Cloud infrastructure models are increasingly recognized for their ability to reduce costs and accelerate time to market. In a podcast from McKinsey, Irina Starikova, a partner with the research organization, explained the cloud infrastructure market is now valued at more than $200 billion.
The widespread availability of cloud infrastructure solutions demonstrates the technology’s potential, but it can also leave organizations scrambling to determine which solution is right for them. To add to this complexity, cloud infrastructure systems are increasingly being integrated into traditional data center outsourcing models, helping companies align their varied IT strategies into a comprehensive hosting model. Gartner found 90 percent of organizations will leverage hybridized infrastructure models by 2020.
A cloud infrastructure strategy is only as good as the data center that hosts it. Organizations looking to take advantage of the cloud often overlook the importance of the actual data center facility and how that will impact the performance of their solution once it’s deployed.
To this end, the three most important data center issues to explore are:
Location matters – a lot. Location plays a huge role when it comes to accessing data and applications through any network. Physical distance creates latency and poor routing between data centers can lead to major performance problems down the line. Data centers that are intelligently located relative to an organization’s user groups can increase network performance, improve security, and provide an all around better user experience.
Beyond raw performance, data centers must also have redundant access to multiple network providers and interconnects to provide proper connectivity and reliability. Subscribing to the cloud means being dependent on the connections between data centers and the internet. Data centers with poor connectivity ultimately put service continuity and availability at risk.
Logical security is, of course, essential in any technology plan. A well engineered cloud solution will feature configurations that clearly segregates the virtual machines, the storage, and is properly managed and monitored to identify any malicious behavior against the environment.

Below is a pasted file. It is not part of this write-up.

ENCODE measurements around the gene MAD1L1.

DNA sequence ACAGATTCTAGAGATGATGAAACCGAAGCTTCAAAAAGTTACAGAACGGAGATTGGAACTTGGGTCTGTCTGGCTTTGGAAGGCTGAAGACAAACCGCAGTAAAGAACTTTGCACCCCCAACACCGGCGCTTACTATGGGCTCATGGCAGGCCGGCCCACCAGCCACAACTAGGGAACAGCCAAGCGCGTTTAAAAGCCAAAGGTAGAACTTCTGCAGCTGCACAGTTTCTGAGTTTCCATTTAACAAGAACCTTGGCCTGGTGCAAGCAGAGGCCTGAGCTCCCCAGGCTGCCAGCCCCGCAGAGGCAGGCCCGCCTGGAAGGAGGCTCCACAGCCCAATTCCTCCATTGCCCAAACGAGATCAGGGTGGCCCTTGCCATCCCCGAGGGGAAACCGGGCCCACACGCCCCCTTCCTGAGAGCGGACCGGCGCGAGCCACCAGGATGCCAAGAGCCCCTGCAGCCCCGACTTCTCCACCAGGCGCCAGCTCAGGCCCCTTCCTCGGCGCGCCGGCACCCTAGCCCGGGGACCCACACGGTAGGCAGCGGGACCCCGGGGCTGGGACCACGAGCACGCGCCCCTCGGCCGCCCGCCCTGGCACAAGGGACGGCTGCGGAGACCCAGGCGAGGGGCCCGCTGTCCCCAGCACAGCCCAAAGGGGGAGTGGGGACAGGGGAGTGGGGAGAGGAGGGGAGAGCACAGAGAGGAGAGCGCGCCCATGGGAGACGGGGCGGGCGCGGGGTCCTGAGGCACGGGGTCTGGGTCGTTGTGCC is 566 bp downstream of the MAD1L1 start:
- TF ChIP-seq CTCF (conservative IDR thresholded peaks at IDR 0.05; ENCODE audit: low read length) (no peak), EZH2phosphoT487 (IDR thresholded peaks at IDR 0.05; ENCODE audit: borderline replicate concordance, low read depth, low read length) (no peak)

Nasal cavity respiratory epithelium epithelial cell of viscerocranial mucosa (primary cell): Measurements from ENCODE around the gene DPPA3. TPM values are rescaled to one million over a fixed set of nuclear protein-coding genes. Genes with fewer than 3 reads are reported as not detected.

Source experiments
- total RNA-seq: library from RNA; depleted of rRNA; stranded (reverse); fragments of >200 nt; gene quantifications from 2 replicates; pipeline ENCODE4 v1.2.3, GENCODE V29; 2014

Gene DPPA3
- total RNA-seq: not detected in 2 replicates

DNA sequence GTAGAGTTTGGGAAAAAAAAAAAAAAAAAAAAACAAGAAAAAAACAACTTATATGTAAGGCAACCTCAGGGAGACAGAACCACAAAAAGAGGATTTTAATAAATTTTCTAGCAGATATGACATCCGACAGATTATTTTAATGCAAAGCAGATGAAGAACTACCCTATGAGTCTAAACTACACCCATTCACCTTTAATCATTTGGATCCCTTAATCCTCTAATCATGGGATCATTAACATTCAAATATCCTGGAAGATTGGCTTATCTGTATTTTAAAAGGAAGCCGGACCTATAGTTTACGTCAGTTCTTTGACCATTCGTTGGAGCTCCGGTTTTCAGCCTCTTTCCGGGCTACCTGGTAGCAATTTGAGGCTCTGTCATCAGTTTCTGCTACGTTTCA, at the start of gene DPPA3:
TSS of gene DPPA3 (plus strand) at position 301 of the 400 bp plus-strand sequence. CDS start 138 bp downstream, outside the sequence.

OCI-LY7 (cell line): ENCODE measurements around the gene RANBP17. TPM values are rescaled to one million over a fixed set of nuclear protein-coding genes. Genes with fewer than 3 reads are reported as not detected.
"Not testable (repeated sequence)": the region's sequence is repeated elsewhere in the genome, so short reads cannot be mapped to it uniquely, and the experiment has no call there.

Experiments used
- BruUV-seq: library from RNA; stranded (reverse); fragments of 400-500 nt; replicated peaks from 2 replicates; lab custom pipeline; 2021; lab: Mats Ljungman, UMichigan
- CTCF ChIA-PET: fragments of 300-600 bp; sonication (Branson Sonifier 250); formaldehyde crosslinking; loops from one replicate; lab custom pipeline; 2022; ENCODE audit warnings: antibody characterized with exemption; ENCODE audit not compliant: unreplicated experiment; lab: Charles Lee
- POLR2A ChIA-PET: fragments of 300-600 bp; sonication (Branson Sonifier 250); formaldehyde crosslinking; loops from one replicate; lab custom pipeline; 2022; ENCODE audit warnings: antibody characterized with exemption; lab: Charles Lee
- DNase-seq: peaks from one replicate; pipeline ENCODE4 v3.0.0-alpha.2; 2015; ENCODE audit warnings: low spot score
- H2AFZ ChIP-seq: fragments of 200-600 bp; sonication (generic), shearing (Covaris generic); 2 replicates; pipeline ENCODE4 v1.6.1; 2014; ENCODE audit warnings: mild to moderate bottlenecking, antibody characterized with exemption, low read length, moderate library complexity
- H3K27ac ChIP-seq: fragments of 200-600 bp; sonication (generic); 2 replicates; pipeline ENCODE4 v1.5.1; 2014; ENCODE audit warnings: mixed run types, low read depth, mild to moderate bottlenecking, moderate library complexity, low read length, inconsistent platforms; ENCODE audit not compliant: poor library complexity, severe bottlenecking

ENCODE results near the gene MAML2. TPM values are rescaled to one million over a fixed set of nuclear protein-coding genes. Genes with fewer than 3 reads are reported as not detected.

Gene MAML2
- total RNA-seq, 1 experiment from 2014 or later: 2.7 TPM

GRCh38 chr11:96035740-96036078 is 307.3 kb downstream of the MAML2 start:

What often gets overlooked in the security discussion, however, is the physical access to the cloud. A good data center will have strict access controls in place at multiple levels throughout the facility that prevent unauthorized users from gaining access to the facility systems and infrastructure that is used to host your applications and data. When evaluating the physical security of any data center, consider the following:
- 24/7 onsite security personnel
- CCTV camera systems, and retention policy
- Biometric access
- Photo badge access
- Man trap into the data center suites
- Elevator authentication
- Rack or cabinet level locks
Many industry bodies will regulate data center infrastructure and facility models to ensure they comply with best practices or regulatory standards governing various sectors. This can include:
- Formal certifications for facilities regarding the mission-critical infrastructure
- Strict guidelines around access control to ensure compliance with data privacy laws, such as Privacy Shield, HIPAA, PCI DSS and others
- Environmental standards that create controls around emissions and energy consumption
Businesses must make IT and infrastructure decisions with a clear understanding of the types of regulations their data and systems are beholden to and select a vendor accordingly.
Meeting and maintaining compliance requirements can be a shared responsibility. It’s important to understand what areas the business is responsible for, what the provider is responsible for, and what areas are shared.
Within these regulatory considerations, organizations must also evaluate the redundancy and availability of the power and cooling systems, as any kind of outage can lead to data loss, which can create as much regulatory risk as a data breach. Uptime, access control, and security are always a consideration. Don’t let an insufficient data center put your organization at risk of regulatory fines.
Finding the Right Data Center for Your Cloud
Not all data centers are created equal. Performance, reliability, security, and connectivity capabilities can vary substantially from one facility to the next. Organizations that neglect the data center when evaluating cloud solutions and providers can set themselves up for unexpected problems down the line.
Lume can help businesses avoid these issues. We have a global footprint of diverse and constantly growing edge data center locations. These data centers are top-tier, compliance audited, premium facilities that have been vetted and enable us to offer a diverse portfolio of infrastructure solutions.
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